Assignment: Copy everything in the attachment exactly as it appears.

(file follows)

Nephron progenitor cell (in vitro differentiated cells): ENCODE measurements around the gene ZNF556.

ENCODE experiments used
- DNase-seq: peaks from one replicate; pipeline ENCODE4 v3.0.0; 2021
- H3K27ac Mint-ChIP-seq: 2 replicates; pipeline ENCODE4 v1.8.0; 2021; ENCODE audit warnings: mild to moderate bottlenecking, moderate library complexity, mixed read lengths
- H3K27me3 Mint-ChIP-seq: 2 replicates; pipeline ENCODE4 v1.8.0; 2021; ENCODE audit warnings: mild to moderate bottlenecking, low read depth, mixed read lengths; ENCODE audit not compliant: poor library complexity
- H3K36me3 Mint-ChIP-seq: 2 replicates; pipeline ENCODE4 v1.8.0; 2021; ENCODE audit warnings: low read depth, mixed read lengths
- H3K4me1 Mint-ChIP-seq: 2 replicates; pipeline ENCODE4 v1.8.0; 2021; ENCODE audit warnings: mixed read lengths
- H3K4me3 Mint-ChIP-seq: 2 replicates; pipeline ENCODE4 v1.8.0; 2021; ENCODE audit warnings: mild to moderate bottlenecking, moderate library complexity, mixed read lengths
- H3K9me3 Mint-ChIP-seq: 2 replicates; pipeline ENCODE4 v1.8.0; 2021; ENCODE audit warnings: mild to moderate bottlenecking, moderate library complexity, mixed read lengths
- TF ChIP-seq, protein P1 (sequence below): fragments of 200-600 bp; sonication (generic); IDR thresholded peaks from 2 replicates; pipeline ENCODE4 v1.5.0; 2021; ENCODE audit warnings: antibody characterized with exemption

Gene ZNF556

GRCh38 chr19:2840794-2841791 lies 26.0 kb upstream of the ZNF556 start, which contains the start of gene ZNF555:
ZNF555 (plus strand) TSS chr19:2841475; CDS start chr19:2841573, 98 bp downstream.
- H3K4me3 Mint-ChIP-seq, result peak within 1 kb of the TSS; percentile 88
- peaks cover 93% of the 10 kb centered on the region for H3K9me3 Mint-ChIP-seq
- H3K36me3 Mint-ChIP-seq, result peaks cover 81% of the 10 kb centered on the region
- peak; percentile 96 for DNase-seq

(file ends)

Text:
Nephron progenitor cell (in vitro differentiated cells): ENCODE measurements around the gene ZNF556.

ENCODE experiments used
- DNase-seq: peaks from one replicate; pipeline ENCODE4 v3.0.0; 2021
- H3K27ac Mint-ChIP-seq: 2 replicates; pipeline ENCODE4 v1.8.0; 2021; ENCODE audit warnings: mild to moderate bottlenecking, moderate library complexity, mixed read lengths
- H3K27me3 Mint-ChIP-seq: 2 replicates; pipeline ENCODE4 v1.8.0; 2021; ENCODE audit warnings: mild to moderate bottlenecking, low read depth, mixed read lengths; ENCODE audit not compliant: poor library complexity
- H3K36me3 Mint-ChIP-seq: 2 replicates; pipeline ENCODE4 v1.8.0; 2021; ENCODE audit warnings: low read depth, mixed read lengths
- H3K4me1 Mint-ChIP-seq: 2 replicates; pipeline ENCODE4 v1.8.0; 2021; ENCODE audit warnings: mixed read lengths
- H3K4me3 Mint-ChIP-seq: 2 replicates; pipeline ENCODE4 v1.8.0; 2021; ENCODE audit warnings: mild to moderate bottlenecking, moderate library complexity, mixed read lengths
- H3K9me3 Mint-ChIP-seq: 2 replicates; pipeline ENCODE4 v1.8.0; 2021; ENCODE audit warnings: mild to moderate bottlenecking, moderate library complexity, mixed read lengths
- TF ChIP-seq, protein P1 (sequence below): fragments of 200-600 bp; sonication (generic); IDR thresholded peaks from 2 replicates; pipeline ENCODE4 v1.5.0; 2021; ENCODE audit warnings: antibody characterized with exemption

Gene ZNF556

GRCh38 chr19:2840794-2841791 lies 26.0 kb upstream of the ZNF556 start, which contains the start of gene ZNF555:
ZNF555 (plus strand) TSS chr19:2841475; CDS start chr19:2841573, 98 bp downstream.
- H3K4me3 Mint-ChIP-seq, result peak within 1 kb of the TSS; percentile 88
- peaks cover 93% of the 10 kb centered on the region for H3K9me3 Mint-ChIP-seq
- H3K36me3 Mint-ChIP-seq, result peaks cover 81% of the 10 kb centered on the region
- peak; percentile 96 for DNase-seq